"Only I do feel sad sometimes," [Pellinore] added, before they could stop him, "about the Queen of Flanders' daughter. She was not beautiful, Grummore, but she understood me. We seemed to get on together, if you see what I mean. I amn't clever, perhaps, and I may get into trouble when I am by myself, but when I was with Piggy she always knew what to do. It was company too. It is not bad to have a bit of company when you are getting on in life, especially when you have been chasing the Questing Beast all the time, what?" (Q.9.242)
Pellinore doesn't exactly strike us as one of the red hot Arthurian lovers, but he definitely gives a more mature view of relationships than we see in the typical medieval romance's couples always sighing, pining, and weeping over each other. Piggy isn't your typical romance heroine who is young and beautiful; Pellinore loves her for her personality and qualities other than her looks. And good on T.H. White for giving us this alternative view.
"All the world loves a lover." (Q.11.33)
People like to be around those who are in love. It rubs off on them and sometimes makes them happy by association.
The way to use a Spancel was this. You had to find the man you loved while he was asleep. Then you had to throw it over his head without waking him, and tie it in a bow. If he woke while you were doing this, he would be dead within the year. If he did not wake until the operation was over, he would be bound to fall in love with you. (Q.13.41)
Of course, this raises the obvious question: Is this really love? Just as Merlyn says ideas should not be imposed, neither should love. The magic Morgause uses here is a type of violence—violating the free will of the victim.
It is impossible to explain how these things happen. Perhaps the Spancel had a strength in it. Perhaps it was because she was twice his age, so that she had twice the power of his weapons. Perhaps it was because Arthur was always a simple fellow, who took people at their own valuation easily. Perhaps it was because he had never known a mother of his own, so that the rôle of mother love, as she stood there with her children behind her, took him between wind and water. (Q.14.16)
Love is complex. Even when we might be tempted to write off Morgause's seduction of Arthur as just a result of magic, there are other possible reasons and motivations at play.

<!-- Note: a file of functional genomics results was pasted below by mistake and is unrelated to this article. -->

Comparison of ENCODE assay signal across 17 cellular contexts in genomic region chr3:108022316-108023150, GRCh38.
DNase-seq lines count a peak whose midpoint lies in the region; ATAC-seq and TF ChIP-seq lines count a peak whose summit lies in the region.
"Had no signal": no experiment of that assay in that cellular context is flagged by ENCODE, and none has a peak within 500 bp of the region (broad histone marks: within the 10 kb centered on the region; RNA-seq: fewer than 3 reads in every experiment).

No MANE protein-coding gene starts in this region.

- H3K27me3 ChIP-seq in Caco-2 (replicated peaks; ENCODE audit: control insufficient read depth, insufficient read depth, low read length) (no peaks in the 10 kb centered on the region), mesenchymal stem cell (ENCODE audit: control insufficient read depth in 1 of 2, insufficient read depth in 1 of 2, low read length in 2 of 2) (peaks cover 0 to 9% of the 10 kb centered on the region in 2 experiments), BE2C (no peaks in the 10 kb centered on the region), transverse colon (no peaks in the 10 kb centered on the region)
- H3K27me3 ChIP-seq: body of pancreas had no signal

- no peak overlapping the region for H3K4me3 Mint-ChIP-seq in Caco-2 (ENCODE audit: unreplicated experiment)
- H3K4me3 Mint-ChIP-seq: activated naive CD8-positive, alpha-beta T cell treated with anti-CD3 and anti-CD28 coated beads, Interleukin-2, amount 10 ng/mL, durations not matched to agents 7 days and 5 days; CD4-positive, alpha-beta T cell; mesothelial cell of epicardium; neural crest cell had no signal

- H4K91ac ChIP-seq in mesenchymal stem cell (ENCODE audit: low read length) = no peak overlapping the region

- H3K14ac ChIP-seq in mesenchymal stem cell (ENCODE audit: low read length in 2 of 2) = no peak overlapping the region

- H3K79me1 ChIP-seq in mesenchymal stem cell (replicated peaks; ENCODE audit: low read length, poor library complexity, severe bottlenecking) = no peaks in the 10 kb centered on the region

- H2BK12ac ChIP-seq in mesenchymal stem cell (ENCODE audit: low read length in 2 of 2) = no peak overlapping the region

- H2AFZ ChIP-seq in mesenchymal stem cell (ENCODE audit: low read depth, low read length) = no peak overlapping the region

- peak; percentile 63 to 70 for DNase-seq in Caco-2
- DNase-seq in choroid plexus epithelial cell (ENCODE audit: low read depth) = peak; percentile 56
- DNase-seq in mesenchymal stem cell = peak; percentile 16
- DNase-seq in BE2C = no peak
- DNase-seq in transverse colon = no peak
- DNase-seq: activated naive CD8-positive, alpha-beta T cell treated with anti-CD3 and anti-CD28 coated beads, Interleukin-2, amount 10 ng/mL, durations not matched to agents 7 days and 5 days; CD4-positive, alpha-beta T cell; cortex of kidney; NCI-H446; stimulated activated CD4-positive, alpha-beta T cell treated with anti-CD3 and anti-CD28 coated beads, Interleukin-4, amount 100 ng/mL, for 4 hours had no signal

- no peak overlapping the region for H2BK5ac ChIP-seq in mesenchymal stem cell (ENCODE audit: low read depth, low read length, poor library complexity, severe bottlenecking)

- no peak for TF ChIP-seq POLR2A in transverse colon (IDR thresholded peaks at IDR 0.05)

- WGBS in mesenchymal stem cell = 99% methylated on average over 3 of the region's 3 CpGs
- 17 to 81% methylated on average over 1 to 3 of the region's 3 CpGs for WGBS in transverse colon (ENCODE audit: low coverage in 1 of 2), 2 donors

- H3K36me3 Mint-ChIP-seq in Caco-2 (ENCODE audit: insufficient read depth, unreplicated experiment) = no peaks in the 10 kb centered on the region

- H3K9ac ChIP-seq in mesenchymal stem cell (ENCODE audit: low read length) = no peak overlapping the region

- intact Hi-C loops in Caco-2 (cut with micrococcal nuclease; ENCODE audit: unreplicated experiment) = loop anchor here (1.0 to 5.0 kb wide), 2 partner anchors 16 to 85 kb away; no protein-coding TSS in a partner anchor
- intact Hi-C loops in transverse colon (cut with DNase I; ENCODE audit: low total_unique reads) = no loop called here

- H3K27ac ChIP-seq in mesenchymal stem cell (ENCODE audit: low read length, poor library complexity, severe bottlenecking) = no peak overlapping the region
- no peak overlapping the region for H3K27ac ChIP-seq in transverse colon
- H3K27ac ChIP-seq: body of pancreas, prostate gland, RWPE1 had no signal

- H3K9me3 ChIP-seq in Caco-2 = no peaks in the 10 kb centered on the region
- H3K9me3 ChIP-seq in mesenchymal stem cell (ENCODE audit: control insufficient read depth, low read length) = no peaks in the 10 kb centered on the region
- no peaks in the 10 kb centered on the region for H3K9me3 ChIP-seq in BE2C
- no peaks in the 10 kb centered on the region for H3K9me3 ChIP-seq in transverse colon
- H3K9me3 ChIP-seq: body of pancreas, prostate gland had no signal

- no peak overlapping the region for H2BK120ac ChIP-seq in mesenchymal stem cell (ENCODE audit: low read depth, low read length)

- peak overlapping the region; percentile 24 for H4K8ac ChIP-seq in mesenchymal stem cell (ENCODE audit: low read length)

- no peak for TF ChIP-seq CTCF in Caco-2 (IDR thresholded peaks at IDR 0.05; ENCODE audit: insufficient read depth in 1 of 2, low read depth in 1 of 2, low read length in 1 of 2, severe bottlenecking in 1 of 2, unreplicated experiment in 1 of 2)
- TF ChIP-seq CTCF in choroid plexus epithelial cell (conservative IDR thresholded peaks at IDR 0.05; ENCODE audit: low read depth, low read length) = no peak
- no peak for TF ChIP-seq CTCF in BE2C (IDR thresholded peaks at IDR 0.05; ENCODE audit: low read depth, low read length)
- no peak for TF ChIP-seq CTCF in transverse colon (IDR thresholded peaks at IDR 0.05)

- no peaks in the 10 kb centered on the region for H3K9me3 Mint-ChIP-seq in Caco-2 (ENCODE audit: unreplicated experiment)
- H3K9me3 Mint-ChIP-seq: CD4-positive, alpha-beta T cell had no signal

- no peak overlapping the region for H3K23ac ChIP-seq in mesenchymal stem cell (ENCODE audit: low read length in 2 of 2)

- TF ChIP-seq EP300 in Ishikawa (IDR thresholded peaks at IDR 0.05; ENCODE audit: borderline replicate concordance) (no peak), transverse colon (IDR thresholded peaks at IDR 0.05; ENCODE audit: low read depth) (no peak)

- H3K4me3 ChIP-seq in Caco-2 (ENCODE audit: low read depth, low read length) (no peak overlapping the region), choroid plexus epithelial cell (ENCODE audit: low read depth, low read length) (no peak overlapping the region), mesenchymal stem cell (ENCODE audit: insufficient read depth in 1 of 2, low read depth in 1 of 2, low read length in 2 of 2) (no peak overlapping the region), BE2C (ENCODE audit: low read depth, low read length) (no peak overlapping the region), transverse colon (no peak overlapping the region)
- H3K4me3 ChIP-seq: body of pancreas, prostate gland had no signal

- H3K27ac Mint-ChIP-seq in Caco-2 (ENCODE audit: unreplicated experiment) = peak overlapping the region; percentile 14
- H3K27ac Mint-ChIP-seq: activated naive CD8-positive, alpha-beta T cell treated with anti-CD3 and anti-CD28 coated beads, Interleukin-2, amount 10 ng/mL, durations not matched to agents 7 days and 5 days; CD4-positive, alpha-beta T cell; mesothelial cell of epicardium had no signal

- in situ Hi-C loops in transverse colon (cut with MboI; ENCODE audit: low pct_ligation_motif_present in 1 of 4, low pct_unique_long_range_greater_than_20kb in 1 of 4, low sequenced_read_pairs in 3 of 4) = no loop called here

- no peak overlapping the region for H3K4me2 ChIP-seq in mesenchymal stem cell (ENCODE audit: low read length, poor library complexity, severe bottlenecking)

She was not a minx, not deceitful, not designing and heartless. She was pretty Jenny, who could think and feel. (K.4.49)
The first step toward really loving someone is to recognize them as a real person who has thoughts and feelings of their own. Lancelot here discovers this, and takes his first fateful step toward falling in love with Guenever.
Lancelot had kept himself away for a whole year, but there was a limit to his endurance. Thinking of her all the time and longing to be back with her, he had allowed himself this one indulgence. He had sent his captives to kneel at her feet. (K.8.80)
When you care enough to send the very best. Since there's no Hallmark store or FTD flower delivery service in medieval England, Lancelot sends the next best thing: prisoners.
Probably it is not possible to love two people in the same way, but there are different kinds of love. Women love their children and their husbands at the same time—and men often feel a lusty thought for one woman while they are feeling a love of the heart for another. (K.9.1)
What's interesting is that Guenever breaks the typical feminine mold described here. She doesn't have any children, and she has lusty thoughts for another man (Lancelot) while feeling a genuine love for Arthur.
She behaved like herself. And there must have been something in this self, some sincerity of heart, or she would not have held two people like Arthur and Lancelot. Like likes like, they say. (K.34.6)
Even though an extramarital affair is usually not the route to go, the book allows Guenever to be an admirable character anyway. There's something about her that both Arthur and Lancelot sincerely love. She has depth to her, and could not retain their love without it. In this way, she reflects some of their qualities.
For in those days love was ruled by a different convention to ours. In those days it was chivalrous, adult, long, religious, almost platonic. It was not a matter about which you could make accusations lightly. It was not, as we take it to be nowadays, begun and ended in a long week-end. (K.44.10)
The spectators at the tournament between Lancelot and Meliagrance think that he totally deserves his fate, because his accusations have proven false (well, not really, but that's what they think anyway). Love back then was more pure than it is in the modern world. At least that's the story the narrator's sticking to. What do you think?
"It is the sea," he said solemnly, "in which I was born." (C.7.10)
Even though Lance and Guen are well into middle age (both of them are grey by now), Lance still knows how to drop some swoon-worthy lines. He's comparing her hair to the sea, and saying that he was meant for her.